Most Ghanaians believe the rich are ‘above the law’ – Afrobarometer
Indications from the latest Afrobarometer are that majority of Ghanaians do not have full confidence in the Rule of Law to handle the upper classes of society fairly.
The report stated that 62 percent of Ghanaians feel that people are “often” or “always” treated unequally under the law.
Also, 67 percent of Ghanaians believe that officials who commit crimes are “somewhat” or “very” likely to go unpunished.
The skepticism with the Rule of Law extends to how the rich are handled, as 83 percent of Ghanaians believe that the rich are likely to be able to pay bribes or use personal connections to avoid going to court.
Aside from this, 84 and 88 percent of Ghanaians respectively believe that the rich avoid paying taxes and register land that does not belong to them.
Despite highlighting the perceived failings of the rule of law, the report indicated that Ghanaians strongly endorse rule of law.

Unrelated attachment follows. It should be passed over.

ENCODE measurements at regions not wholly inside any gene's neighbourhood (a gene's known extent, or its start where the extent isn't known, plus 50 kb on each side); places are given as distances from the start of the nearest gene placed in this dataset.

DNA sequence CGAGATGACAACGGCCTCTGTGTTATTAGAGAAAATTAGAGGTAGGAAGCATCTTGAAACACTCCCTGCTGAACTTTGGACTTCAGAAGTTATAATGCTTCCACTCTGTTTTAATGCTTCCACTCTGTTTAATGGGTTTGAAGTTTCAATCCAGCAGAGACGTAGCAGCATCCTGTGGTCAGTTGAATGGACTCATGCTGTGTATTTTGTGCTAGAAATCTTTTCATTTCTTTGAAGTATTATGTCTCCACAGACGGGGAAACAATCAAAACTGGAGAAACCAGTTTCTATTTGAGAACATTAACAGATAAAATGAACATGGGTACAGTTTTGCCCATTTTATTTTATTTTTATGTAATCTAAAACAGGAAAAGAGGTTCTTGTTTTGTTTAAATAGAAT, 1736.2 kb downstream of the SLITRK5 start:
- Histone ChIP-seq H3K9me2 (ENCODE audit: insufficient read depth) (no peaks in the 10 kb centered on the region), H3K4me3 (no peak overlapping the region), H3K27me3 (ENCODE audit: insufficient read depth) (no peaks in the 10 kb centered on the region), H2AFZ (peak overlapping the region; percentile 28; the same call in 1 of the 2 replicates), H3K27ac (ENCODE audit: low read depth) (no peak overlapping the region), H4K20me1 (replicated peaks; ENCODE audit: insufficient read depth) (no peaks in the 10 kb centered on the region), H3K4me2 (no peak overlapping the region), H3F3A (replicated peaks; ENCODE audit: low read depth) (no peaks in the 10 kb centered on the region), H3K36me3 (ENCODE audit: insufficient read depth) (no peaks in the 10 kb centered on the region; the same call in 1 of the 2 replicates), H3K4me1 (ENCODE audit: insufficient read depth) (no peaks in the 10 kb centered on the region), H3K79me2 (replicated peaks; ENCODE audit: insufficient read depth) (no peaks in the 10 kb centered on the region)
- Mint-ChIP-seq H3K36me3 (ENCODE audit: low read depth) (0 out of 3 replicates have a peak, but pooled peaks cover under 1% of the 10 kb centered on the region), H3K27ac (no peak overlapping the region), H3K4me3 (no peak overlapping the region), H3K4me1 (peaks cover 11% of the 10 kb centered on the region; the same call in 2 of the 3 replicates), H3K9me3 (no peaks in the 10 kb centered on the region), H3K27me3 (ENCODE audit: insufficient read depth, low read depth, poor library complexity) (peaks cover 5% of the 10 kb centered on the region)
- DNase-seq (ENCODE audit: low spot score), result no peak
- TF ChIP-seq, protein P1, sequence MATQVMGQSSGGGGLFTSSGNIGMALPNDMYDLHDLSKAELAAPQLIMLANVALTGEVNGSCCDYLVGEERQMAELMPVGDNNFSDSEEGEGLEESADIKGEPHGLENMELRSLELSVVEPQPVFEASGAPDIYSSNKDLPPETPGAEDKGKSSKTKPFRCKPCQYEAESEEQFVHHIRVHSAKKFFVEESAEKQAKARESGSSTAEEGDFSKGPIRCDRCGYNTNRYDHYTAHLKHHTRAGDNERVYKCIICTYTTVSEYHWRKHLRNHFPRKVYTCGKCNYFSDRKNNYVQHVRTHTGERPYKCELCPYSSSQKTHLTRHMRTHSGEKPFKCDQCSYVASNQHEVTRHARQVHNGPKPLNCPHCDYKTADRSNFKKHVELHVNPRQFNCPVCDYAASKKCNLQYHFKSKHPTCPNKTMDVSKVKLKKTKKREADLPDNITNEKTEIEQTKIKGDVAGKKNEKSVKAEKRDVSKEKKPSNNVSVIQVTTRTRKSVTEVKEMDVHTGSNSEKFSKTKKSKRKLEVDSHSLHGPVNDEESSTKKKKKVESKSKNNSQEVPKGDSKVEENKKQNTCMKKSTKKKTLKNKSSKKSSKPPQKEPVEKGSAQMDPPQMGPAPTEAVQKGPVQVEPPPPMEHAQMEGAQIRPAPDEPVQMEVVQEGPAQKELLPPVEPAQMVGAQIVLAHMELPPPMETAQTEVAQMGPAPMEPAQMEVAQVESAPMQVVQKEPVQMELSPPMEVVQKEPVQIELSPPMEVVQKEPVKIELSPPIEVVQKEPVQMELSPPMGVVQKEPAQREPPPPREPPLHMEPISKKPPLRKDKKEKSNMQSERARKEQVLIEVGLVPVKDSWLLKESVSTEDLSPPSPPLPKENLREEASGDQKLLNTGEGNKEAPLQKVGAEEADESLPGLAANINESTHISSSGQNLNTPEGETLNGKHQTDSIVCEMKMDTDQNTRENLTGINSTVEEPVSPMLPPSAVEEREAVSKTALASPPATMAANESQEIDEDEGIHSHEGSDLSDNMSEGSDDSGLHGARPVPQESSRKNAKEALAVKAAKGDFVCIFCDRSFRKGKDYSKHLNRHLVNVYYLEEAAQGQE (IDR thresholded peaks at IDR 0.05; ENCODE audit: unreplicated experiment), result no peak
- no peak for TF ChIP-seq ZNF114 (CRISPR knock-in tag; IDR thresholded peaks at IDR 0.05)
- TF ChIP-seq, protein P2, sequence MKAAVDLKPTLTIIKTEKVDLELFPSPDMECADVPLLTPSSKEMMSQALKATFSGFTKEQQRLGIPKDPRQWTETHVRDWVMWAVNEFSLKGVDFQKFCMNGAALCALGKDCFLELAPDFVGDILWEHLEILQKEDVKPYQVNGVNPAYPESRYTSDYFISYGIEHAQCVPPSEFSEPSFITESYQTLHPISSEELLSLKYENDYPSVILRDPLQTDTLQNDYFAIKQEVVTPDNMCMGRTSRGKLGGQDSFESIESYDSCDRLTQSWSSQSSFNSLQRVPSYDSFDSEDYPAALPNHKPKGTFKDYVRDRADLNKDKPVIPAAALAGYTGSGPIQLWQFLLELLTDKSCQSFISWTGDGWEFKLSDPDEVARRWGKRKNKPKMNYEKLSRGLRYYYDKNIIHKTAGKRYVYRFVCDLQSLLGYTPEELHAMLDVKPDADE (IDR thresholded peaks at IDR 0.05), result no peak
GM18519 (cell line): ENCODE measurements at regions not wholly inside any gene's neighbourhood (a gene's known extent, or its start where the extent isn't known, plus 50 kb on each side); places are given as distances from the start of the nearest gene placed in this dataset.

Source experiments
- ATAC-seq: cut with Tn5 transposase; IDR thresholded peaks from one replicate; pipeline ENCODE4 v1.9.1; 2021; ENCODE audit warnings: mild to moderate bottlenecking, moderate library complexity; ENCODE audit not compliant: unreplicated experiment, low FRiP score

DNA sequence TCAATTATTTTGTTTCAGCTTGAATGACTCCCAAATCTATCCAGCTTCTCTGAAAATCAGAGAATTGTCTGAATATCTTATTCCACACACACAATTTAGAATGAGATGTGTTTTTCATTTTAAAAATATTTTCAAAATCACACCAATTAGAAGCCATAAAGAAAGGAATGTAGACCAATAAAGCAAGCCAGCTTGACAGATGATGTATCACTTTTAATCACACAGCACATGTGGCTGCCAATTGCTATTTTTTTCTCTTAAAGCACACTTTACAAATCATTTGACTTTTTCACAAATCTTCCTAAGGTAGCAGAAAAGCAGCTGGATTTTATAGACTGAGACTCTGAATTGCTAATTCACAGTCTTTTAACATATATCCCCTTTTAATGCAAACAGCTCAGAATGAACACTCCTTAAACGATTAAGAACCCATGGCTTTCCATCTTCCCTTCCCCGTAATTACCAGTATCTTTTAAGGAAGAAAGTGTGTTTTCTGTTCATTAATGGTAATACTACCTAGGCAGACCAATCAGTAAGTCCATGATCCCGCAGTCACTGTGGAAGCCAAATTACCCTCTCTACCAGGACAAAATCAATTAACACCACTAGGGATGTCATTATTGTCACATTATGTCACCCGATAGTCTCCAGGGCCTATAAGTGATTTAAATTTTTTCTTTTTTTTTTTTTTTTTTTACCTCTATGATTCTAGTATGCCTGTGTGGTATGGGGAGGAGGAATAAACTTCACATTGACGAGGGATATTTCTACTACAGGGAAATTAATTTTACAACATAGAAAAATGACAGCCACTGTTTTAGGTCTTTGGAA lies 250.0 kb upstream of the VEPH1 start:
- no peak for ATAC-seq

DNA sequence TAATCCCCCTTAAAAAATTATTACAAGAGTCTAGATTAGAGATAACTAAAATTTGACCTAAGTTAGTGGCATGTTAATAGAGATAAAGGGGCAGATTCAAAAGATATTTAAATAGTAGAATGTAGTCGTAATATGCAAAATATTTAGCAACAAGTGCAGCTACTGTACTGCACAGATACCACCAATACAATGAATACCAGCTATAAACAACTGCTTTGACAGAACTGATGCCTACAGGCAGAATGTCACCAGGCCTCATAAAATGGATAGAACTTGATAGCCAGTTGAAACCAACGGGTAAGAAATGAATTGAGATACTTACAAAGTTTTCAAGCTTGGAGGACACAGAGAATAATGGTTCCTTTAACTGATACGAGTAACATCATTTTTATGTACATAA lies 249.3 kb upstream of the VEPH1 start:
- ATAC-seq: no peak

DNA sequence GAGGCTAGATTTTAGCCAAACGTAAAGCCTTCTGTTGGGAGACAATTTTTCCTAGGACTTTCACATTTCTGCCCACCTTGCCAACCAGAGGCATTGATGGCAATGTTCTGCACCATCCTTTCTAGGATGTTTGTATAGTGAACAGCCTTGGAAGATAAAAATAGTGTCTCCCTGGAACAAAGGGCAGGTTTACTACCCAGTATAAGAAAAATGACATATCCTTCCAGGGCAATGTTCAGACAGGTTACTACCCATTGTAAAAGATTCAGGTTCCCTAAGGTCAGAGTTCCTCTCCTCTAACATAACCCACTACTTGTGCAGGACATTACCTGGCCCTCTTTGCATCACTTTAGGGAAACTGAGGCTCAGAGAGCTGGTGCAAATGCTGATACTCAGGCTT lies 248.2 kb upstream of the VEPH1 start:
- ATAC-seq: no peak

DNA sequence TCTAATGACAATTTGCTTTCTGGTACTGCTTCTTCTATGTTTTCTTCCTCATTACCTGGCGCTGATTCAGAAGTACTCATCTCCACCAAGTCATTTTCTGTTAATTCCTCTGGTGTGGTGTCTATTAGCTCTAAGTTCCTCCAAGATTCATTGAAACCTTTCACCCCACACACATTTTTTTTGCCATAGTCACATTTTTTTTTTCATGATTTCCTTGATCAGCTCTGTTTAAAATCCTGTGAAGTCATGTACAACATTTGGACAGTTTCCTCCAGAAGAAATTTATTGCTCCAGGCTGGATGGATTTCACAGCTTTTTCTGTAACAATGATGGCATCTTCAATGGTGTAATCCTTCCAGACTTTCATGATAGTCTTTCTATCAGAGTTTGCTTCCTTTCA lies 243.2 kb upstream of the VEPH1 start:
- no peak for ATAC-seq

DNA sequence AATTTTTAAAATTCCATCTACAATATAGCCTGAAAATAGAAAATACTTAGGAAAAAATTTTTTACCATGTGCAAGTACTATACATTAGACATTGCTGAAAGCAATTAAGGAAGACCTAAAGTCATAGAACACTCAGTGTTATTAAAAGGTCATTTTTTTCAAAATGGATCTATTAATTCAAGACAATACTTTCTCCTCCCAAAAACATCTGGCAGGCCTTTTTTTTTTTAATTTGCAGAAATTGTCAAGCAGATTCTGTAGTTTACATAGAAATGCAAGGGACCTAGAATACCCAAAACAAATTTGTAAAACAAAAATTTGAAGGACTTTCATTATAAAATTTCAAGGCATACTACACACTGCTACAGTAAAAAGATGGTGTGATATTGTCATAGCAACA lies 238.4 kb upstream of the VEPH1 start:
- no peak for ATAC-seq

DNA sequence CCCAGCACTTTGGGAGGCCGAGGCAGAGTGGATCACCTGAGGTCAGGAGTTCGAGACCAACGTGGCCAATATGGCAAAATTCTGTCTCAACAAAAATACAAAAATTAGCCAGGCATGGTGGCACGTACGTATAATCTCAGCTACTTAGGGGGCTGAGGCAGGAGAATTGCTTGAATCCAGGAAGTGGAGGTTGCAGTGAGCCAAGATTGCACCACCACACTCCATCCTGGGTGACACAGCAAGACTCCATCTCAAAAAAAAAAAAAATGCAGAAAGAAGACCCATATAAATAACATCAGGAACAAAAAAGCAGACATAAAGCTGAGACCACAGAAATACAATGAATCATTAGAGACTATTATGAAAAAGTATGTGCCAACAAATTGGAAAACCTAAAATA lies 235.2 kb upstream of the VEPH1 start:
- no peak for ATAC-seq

“Most Ghanaians endorse the rule of law and the legitimacy of key state enforcement bodies, affirming that the rule of law should and in fact does anchor democratic practices in the country.
Even so, there is a widespread and growing belief that inequalities exist in how laws are applied, with the unfair advantage given to officials and the wealthy,” the report said.
The full report can be viewed here
About the report
Afrobarometer is a pan-African, non-partisan research network that conducts public attitude surveys on democracy, governance, economic conditions, and related issues across more than 35 countries in Africa. Six rounds of surveys were conducted between 1999 and 2015, and Round 7 surveys (2016/2018) are currently underway. Afrobarometer conducts face-to-face interviews in the language of the respondent’s choice with nationally representative samples.
The Afrobarometer team in Ghana, led by the Ghana Center for Democratic Development (CDD-Ghana), interviewed 2,400 adult Ghanaians between September 9 and 25, 2017. A sample of this size yields results with a margin of error of +/-2% at a 95% confidence level. Previous surveys have been conducted in Ghana in 1999, 2002, 2005, 2008, 2012, and 2014.